I do not have a Bluray player but do have one that upscales. I have also found that my replacement projector which is "Full H.D". displays much better quality images on DVD and VHS than the previous one and as I have a large collection of films on both formats see no reason to replace these with Bluray versions.
Are we in danger of becoming like the "Rivet Counters" amongst the model railway enthusiasts? I also remember that when HD TVs first came out in the shops, the displays carried a split screen of standard and HD images and the standard half was deliberately softened!! Perhaps the same trick is being used with these DVD versions suplied with the Bluray ones. Ken Finch.
 
Posted by Timothy Ramzyk (Member # 718) on September 11, 2014, 01:04 AM:
 
I've been pretty amazed how film-like a well-done Blu-ray can look on my JVC DLA front projector. Many have made instant coasters of the prior DVDs (particularly early releases).

That said, be it DVD, Blu-ray, or Super 8. Crap in = Crap out. All formats have their unworthy eyesores and disappointments. I'm talking to you Niles Cinema. [Wink]
 
Posted by Vidar Olavesen (Member # 3354) on September 11, 2014, 06:58 AM:
 
From what I've heard, The Back to the Future box set is totally messed up on Blu-Ray. I have a friend who screened the 35mm first and they decided to check out the Blu-Ray. It was appalling and no one said anything good about it. Plastic was the word used

Also I heard I shouldn't rid myself of the Laserdisc of Last of the Mohicans, as that one is better than the DVD/Blu-Ray. So it all comes down to what the companies decides to do with it. Blu-Ray is of course better in resolution than the DVD and LD's, but still there's something to pick on many releases
 
Posted by Paul Adsett (Member # 25) on September 11, 2014, 09:45 AM:
 
Sure there are some Blu Rays and DVD'S that are not the highest quality, but they are few and far between. At least there is zero disc-to-disc quality variation.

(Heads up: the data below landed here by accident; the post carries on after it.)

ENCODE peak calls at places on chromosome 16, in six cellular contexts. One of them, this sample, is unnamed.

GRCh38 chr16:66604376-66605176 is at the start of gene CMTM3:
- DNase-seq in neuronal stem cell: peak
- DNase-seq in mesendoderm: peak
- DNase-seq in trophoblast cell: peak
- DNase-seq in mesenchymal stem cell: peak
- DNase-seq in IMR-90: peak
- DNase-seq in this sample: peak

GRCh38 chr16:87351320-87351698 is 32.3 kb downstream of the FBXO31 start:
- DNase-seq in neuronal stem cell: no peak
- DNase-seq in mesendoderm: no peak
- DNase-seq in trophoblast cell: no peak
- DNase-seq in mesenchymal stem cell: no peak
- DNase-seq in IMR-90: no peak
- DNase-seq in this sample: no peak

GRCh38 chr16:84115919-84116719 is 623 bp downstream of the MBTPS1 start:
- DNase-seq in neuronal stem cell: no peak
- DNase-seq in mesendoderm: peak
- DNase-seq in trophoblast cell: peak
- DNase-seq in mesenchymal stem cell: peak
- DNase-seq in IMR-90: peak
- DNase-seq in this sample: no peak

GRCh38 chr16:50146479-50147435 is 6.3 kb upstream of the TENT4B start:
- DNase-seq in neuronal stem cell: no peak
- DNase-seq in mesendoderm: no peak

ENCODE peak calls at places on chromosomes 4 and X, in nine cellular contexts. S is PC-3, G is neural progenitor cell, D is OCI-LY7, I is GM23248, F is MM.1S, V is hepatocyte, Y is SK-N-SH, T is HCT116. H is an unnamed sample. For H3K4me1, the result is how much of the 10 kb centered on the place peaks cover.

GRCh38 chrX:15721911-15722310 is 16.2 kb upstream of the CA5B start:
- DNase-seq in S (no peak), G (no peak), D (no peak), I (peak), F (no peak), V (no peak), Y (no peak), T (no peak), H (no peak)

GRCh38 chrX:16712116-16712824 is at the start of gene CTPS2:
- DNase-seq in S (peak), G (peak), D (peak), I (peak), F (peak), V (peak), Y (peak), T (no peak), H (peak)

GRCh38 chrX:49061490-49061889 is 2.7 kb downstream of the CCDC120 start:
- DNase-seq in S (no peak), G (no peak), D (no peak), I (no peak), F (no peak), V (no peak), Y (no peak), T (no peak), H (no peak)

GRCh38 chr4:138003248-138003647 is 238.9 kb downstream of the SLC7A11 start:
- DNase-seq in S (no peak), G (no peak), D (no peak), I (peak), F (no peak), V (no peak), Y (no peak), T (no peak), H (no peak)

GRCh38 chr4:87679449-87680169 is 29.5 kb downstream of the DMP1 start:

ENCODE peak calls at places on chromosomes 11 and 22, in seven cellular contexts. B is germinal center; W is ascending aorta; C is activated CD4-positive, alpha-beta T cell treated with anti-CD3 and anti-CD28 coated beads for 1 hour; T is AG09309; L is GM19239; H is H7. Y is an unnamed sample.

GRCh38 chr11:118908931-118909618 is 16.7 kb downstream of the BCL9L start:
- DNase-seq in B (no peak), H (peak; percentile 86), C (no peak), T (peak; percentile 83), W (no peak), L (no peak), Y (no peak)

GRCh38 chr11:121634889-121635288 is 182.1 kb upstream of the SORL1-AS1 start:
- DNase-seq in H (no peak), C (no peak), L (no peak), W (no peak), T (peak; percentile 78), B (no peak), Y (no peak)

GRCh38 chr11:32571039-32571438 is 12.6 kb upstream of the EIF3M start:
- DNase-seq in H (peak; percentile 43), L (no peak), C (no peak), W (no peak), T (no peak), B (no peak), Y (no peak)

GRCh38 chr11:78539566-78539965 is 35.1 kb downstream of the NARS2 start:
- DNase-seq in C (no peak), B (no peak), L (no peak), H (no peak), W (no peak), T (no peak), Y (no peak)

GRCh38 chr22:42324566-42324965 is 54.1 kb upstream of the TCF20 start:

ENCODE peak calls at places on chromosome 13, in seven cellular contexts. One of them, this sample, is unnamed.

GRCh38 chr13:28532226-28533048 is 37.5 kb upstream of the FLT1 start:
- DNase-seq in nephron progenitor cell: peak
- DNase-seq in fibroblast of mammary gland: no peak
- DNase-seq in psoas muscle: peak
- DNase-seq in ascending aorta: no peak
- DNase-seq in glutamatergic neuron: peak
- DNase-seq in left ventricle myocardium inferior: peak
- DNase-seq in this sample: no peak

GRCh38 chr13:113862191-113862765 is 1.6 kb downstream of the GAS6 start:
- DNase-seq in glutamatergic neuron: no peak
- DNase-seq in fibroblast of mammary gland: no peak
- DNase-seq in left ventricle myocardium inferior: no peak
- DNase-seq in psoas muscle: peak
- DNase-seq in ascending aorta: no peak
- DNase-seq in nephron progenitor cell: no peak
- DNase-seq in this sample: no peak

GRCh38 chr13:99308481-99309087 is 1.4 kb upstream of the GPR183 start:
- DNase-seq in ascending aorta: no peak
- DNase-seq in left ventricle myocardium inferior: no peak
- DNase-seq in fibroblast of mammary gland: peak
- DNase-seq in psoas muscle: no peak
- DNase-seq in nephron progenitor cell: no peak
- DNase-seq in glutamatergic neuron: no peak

Posted by Andrew Woodcock (Member # 3260) on September 11, 2014, 12:28 PM:
 
I have to say, to my eyes and ears , I haven't seen or heard a bad one yet. Ok some of the re-mastering touches on older films might not be to everyone's tastes, but you cannot fault a simply perfect picture and sound field which is what I see and hear each time I pop a Blu Ray disc in.

My Die Hard Blu Ray (watched two evenings ago) puts my 8mm print totally to shame for image quality and colour rendition and Die Hard is a decent print, make no mistake of that.
 
Posted by Timothy Ramzyk (Member # 718) on September 11, 2014, 01:02 PM:
 
I don't favor an over-processed image, and some early releases of blockbuster titles suffered from too much digital noise reduction (eliminating the appearance of grain) or edge enhancement (artificial sharpening). I think there was an initial fear that audiences wouldn't accept the appearance of actual film-grain that the extra definition would support. Thankfully that seems largely a thing of the past these days, and 95% of what I buy looks pleasingly like actual film rather than waxy video.

At least there are sights that credibly review BD, with frame grabs, so there isn't a lot of room for ending up with a bad surprise.

I'd put out there that seeing the Universal Blu-ray set of their classic monster films was nothing short of revelatory, partially because of the format, but mostly due to the spare-no-expense restoration work done on the films themselves.
 
Posted by Paul Adsett (Member # 25) on September 11, 2014, 07:41 PM:
 
There is no doubt in my mind that DVD and Blu Ray and digital projectors are the best thing that ever happened for film collectors.
 
Posted by John Hourigan (Member # 111) on September 11, 2014, 11:32 PM:
 
Totally agree, Paul -- given the stunning restoration work on the classics, we're truly living in a golden age for film collectors. Talk about truly pristine prints (and sound) that are available via Blu-Ray!
 
Posted by Lee Mannering (Member # 728) on September 12, 2014, 02:53 AM:
 
Blu-Ray is most definitely better in quality than DVD and the end result will be governed by how you view the disc.

The leading question at the moment is how long will they continue to manufacture Blu-Ray media as Sony have already revised production due to fall in sales. It seems the public are leaning more towards Netflix and ITunes which I am guessing is more about a younger generations choice of viewing method and clever marketing. Other factors have taken a toll on BR such as HMV closing high street stores thus reducing on the shelf availability but we shall see.
 
Posted by Graham Ritchie (Member # 559) on September 12, 2014, 03:00 AM:
 
Without doubt Video projection has come a long way as with the quality of the image you now get from Blu-ray.

However with film collecting or film projection I do feel that's a different ball game altogether, regarding that certain on screen "look" of film, compared with a digital image that you might watch at the cinema.

Going to the cinema these days.....well you are certainly going to watch, say a movie... but sadly, not a film [Frown]
 
Posted by Vidar Olavesen (Member # 3354) on September 12, 2014, 05:20 AM: